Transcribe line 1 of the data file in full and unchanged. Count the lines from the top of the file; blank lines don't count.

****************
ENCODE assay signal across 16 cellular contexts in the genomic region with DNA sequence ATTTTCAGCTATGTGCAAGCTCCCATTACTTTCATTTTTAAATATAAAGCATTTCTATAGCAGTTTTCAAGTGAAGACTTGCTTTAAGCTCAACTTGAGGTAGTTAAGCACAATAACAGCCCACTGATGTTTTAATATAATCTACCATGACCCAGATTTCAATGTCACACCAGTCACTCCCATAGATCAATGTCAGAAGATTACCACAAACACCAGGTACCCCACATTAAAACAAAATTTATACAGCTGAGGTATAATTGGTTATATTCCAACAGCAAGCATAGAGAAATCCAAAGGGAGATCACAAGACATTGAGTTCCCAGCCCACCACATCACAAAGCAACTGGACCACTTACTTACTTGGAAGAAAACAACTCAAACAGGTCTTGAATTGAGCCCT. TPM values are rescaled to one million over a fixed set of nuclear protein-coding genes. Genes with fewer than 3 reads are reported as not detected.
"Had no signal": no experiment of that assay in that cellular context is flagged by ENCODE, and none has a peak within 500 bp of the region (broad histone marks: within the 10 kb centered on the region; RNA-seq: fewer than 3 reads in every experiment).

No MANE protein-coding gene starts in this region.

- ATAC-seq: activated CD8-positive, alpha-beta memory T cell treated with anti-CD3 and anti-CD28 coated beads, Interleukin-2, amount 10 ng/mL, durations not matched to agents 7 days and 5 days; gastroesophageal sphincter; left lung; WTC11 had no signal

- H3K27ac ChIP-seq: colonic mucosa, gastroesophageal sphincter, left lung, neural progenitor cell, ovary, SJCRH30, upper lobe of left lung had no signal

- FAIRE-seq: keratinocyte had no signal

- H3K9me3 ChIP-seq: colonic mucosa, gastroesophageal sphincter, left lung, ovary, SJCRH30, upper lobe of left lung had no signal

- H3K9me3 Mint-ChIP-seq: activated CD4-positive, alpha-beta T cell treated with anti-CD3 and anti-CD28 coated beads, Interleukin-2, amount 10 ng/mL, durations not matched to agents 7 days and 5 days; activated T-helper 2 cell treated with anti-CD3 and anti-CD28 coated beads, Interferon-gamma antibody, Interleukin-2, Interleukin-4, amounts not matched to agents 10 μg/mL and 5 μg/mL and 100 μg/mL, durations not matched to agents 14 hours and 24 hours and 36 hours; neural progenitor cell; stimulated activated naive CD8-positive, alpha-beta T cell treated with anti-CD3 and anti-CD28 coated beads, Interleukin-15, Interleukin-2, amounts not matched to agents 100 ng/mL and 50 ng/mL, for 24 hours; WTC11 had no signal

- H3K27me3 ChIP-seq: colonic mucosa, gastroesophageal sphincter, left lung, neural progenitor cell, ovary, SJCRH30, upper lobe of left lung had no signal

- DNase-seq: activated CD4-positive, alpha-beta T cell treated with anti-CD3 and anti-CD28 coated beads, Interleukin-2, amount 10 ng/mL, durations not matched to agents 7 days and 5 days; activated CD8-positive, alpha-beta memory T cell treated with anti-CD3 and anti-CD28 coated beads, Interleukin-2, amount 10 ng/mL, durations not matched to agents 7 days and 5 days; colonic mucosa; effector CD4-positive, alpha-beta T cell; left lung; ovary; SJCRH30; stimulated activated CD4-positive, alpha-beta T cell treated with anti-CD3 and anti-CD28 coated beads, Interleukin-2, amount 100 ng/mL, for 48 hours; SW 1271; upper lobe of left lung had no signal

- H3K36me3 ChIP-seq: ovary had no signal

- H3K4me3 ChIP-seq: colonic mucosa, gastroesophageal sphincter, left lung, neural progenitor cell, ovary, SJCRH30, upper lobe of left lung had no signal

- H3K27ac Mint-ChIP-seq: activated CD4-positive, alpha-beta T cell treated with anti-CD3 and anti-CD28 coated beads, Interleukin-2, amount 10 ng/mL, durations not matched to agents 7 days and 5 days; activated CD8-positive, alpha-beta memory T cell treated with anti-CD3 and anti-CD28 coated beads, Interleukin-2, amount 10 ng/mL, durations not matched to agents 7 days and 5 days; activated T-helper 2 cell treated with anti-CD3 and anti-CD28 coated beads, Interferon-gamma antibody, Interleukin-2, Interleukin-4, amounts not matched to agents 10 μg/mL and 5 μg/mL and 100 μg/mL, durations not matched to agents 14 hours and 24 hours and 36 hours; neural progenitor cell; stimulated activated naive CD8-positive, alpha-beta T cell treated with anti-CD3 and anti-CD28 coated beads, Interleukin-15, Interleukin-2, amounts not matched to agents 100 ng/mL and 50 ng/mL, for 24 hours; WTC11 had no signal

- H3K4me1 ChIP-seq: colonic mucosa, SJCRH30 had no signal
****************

ENCODE assay signal across 16 cellular contexts in the genomic region with DNA sequence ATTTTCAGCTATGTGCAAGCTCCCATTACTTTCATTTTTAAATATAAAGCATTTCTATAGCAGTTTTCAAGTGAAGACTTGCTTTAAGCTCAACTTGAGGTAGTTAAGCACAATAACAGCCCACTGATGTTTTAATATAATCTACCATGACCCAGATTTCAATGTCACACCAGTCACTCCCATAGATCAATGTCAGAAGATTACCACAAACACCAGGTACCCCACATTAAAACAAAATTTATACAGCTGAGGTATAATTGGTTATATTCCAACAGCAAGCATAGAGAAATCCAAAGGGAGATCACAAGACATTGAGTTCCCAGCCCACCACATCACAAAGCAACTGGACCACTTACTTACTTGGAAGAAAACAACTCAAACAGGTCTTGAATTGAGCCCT. TPM values are rescaled to one million over a fixed set of nuclear protein-coding genes. Genes with fewer than 3 reads are reported as not detected.